In Luando Reserve the fifteen sable equipped with GPS collars are being tracked permanently and apparently are all safe for now. It seems clear that the most serious threat pending over the last surviving giant sable herds in Luando, are the snare traps planted around the majority of water holes, mainly concentrated between June and August, and aiming to capture by the leg any medium to large ungulate that attempts to approach the site to drink. This infamous technique, often targeting the largest antelopes (mostly sable and roan) seems to be causing huge and unsustainable annual mortality on giant sable. Particularly affected are the most vulnerable, such as breeding cows and young animals, and this is supported by our demographic data. Pregnant and recently calved cows are probably the most dependent on a constant water supply, while yearlings are trusting, adventurous and inexperienced, and many times lack the strength to escape a snare. Old bulls are more weary creatures, less dependent on water and much stronger. This may explain why the bull population in Luando seems to be in better shape than the females and respective herds, and why so many females have serious leg injuries, and also why there seems to be an abnormally low annual recruitment of young animals into adult age, and contrasting with healthy numbers of calves.
In an effort to counteract the rampant dry season poaching we have devised and successfully tested a new strategy, and which we expect will start producing results next season. Firstly we have acquired high resolution satellite imagery, and as result we were able to pinpoint an accurate water network for the whole reserve. Secondly, all water points were provisionally classified according to their nature, size and proximity to known sable territories or home ranges. One interesting surprise was finding that the water network was a lot more prolific than expected or at least perceived from our earlier ground experience… there is a lot more water available than we suspected, and this could be picked up from satellite! Then we conducted a quad bike expedition in September for ground trothing, and fine tuning and further detailed classification of the most important water holes, especially the ones closest to our already defined hotspots.
By the time we did the expedition, most water holes had dried out, while we experienced the first showers announcing the new rainy season. For this reason herds were not visiting the sites for drinking, and snare traps had already been removed. In any case, we were still in good time to evaluate the pre-identified water holes and to determine their importance and levels of threat. Over a few days and quad-biking in cross-country we visited 9 sites (of which only one was previously known by us), less than half than what we expected but we faced some contingency problems that forced us not to continue. Still, results were very promising and above expectations, and proving that we were on the right track. Two water holes, as also suggested by the sat imagery, had limited water retaining capacity and were downscaled as unimportant. Of the remaining seven sites, six (86%) had recent to not-too-old giant sable tracks. And four of those sites (57%) had serious and clear poaching signs. In three water holes we found large poles that had been used during the last dry season, for snares targeting sable and other large antelope. In one of these sites there was a skeleton of a reedbuck that had died maybe a month ago and in the meantime had been consumed by vultures and bushpigs.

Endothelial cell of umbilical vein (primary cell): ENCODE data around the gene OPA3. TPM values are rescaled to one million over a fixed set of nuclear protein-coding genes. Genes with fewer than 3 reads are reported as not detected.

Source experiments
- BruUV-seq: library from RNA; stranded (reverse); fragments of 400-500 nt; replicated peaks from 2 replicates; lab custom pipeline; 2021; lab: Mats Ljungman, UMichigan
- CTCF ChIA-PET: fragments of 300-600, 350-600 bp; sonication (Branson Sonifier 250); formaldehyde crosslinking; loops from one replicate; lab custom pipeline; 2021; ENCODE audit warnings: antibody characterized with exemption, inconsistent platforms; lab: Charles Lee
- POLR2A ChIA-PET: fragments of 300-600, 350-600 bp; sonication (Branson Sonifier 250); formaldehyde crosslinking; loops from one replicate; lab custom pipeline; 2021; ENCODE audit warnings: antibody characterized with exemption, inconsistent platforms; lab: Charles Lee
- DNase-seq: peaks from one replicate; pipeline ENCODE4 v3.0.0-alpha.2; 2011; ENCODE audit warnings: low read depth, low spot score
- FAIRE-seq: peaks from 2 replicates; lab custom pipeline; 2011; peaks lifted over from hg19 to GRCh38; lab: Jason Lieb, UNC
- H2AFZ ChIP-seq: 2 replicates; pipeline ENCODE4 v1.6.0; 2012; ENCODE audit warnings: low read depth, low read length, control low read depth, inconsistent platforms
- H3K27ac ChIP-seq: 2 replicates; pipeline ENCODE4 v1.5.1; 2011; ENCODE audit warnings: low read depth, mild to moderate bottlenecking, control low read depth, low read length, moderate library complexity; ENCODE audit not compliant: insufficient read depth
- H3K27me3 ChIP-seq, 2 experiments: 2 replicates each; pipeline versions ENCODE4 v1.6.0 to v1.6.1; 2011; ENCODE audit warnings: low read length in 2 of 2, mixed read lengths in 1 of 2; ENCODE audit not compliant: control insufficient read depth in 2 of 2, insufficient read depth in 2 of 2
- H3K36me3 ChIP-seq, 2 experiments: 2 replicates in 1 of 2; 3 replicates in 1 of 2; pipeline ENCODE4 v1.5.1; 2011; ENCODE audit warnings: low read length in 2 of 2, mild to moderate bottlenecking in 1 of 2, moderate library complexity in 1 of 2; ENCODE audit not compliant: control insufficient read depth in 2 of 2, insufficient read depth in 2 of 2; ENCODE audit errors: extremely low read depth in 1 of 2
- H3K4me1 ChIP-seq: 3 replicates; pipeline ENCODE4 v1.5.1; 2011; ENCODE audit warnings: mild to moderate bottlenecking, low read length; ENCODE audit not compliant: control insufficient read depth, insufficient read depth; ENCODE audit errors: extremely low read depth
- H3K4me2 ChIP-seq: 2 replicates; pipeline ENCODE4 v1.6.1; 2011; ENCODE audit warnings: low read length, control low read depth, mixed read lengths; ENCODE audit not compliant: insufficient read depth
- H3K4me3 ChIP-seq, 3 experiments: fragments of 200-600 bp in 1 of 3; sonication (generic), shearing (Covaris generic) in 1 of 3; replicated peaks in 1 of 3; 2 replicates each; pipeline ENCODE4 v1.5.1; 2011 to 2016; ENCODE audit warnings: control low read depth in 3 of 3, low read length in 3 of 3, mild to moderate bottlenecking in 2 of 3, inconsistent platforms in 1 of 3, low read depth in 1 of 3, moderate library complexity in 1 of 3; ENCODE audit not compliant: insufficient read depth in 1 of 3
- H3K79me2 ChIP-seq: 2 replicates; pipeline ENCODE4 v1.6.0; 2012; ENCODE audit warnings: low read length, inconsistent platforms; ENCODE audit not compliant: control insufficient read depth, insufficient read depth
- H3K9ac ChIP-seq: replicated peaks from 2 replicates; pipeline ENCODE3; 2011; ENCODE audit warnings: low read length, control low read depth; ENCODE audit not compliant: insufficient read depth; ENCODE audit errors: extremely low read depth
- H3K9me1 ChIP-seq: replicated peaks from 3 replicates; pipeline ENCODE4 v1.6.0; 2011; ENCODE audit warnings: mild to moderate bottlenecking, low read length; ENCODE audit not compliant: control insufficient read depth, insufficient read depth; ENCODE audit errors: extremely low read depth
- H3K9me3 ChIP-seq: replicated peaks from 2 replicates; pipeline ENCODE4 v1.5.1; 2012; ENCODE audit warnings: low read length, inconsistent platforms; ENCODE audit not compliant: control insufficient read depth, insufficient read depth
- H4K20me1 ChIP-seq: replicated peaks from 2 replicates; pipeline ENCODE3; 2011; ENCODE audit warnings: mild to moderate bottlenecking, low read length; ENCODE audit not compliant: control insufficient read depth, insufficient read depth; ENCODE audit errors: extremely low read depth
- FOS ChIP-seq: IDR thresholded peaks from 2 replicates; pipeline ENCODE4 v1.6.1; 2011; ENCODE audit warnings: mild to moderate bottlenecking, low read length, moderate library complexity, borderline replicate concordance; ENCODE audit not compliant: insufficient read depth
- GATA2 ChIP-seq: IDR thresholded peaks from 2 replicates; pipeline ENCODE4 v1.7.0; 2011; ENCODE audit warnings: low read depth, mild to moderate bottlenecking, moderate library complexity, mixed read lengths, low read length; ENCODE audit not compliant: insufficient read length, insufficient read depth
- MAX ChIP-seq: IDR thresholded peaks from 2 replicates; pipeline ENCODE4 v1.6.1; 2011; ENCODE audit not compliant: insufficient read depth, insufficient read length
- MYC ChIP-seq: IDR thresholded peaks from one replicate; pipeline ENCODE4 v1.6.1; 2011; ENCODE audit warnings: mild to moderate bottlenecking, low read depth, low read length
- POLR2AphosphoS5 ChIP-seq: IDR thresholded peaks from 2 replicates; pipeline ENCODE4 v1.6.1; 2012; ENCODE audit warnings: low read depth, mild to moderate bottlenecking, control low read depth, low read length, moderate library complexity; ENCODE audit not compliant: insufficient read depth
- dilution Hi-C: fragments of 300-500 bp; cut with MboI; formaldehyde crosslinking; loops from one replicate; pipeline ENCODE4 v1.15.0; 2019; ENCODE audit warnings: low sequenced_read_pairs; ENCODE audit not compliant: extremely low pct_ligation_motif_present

In the last site visited the shock was even bigger when we burst into the scene and surprised a poacher calmly drying up meat around the fire on a camp situated less than 200mts from the water hole. He was alone as his other two mates had gone out to poach with shotguns. There were a few freshly killed duikers from the previous day, but we were even more alarmed to find that the two absent poachers had gone in pursuit of a giant sable bull that had visited the site during the night and left unaware of the poachers’ presence. This was easily concluded by the fresh tracks and spoor on the scene. The poacher was arrested and delivered to the local authorities, and his bounty burned. Upon interrogation he confessed that he lives in village situated more than 100kms away, and they were a team of three and came in two bikes. The plan was shooting antelopes for a few days, drying up the meat, and then take the product to Malanje and sell it in the market.
This incident and some mechanical difficulties forced us abort the mission, as it would be too risky to try to reach some of the more remote sites. But the main objective had been achieved. We now hope to establish network surveillance next dry season, cleaning up and securing all major water holes in the key areas. And this may, hopefully and for the first time in many years, help to start turning the tables in our favor in the fight against poaching.
Unfortunately and much to our shock and disappointment, we learned later, that our poacher escaped detention within 24 hours of being arrested and delivered…
Another key milestone on this struggle may have been the renewed commitment from the FAA - Angolan Military Forces (army and air forces), who during October conducted a serious ground and aerial operation in Luando, aiming to serve as deterrent to poaching. For a few days they deployed teams patrolling the reserve, making local villagers aware of the importance to protect the giant sable, and sending the message that from now on, the military will be watchful to protect the national symbol. We collaborated with their initiative, and some awareness flyers and posters were produced and used to Luando. At the end of the operation no poachers had been caught but a clear statement was made.
Nevertheless, a few weeks later we received worrying reports that many armed poachers were still active in Luando, and as compelling evidence the shepherds found a freshly killed roan carcass. It was a yearling male and had been shot by poachers near the diamond areas along the Kwanza River. And yet another worrying report was learning from the shepherds that the big lion was back in business, patrolling and hunting inside giant sable sensitive areas. After the helicopter incident in July he had left the scene for a few months, but finally returned.
To finalize on a positive note, by the end of year we received wonderful news that Toyota – Angola would be donating us a brand new Land Cruiser HZJ … in good time indeed!
Photos can be seen through the following link: